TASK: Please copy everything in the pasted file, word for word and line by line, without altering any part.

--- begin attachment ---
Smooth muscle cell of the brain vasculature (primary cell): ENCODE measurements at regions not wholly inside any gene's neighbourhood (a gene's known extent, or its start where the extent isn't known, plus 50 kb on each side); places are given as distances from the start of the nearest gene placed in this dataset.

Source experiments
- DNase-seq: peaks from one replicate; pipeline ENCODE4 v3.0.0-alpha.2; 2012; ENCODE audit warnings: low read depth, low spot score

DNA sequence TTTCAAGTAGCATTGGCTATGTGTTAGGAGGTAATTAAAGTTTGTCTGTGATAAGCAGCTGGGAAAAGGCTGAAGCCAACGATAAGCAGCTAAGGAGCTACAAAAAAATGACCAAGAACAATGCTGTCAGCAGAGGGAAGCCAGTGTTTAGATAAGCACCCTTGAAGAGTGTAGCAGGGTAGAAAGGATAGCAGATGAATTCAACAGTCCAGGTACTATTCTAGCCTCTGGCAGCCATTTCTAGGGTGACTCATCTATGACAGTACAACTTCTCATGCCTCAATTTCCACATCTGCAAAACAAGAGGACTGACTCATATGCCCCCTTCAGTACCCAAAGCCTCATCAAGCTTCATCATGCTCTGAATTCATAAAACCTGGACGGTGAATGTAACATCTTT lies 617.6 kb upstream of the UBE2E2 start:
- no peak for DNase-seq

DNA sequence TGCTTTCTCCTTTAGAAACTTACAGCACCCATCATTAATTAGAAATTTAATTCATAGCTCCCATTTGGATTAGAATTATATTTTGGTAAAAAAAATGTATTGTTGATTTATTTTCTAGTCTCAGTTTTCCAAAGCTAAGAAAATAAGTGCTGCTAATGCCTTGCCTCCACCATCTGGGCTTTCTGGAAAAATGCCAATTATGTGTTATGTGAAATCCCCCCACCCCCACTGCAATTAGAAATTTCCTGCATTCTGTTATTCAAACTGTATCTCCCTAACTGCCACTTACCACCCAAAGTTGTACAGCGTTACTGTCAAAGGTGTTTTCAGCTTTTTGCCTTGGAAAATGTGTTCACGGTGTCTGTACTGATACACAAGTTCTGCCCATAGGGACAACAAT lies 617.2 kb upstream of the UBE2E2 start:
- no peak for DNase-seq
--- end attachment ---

Smooth muscle cell of the brain vasculature (primary cell): ENCODE measurements at regions not wholly inside any gene's neighbourhood (a gene's known extent, or its start where the extent isn't known, plus 50 kb on each side); places are given as distances from the start of the nearest gene placed in this dataset.

Source experiments
- DNase-seq: peaks from one replicate; pipeline ENCODE4 v3.0.0-alpha.2; 2012; ENCODE audit warnings: low read depth, low spot score

DNA sequence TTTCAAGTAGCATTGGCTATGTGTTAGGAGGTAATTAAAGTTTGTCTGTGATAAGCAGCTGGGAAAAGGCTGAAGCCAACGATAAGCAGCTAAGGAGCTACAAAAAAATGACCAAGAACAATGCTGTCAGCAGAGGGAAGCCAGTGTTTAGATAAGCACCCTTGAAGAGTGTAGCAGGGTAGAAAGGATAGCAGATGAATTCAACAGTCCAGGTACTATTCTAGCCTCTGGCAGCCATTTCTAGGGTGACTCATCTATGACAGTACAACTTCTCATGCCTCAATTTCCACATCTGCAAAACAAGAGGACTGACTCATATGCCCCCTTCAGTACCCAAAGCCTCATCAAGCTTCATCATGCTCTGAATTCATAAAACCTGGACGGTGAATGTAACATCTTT lies 617.6 kb upstream of the UBE2E2 start:
- no peak for DNase-seq

DNA sequence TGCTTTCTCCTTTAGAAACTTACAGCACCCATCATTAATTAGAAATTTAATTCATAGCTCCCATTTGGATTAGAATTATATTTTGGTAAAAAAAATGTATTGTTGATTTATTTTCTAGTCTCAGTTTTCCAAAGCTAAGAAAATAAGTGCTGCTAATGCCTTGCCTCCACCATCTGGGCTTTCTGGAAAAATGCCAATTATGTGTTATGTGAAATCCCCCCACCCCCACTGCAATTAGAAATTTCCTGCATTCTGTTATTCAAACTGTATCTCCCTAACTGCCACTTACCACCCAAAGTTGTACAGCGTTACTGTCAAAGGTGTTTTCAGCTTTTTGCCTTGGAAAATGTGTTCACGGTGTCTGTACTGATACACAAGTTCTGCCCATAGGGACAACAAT lies 617.2 kb upstream of the UBE2E2 start:
- no peak for DNase-seq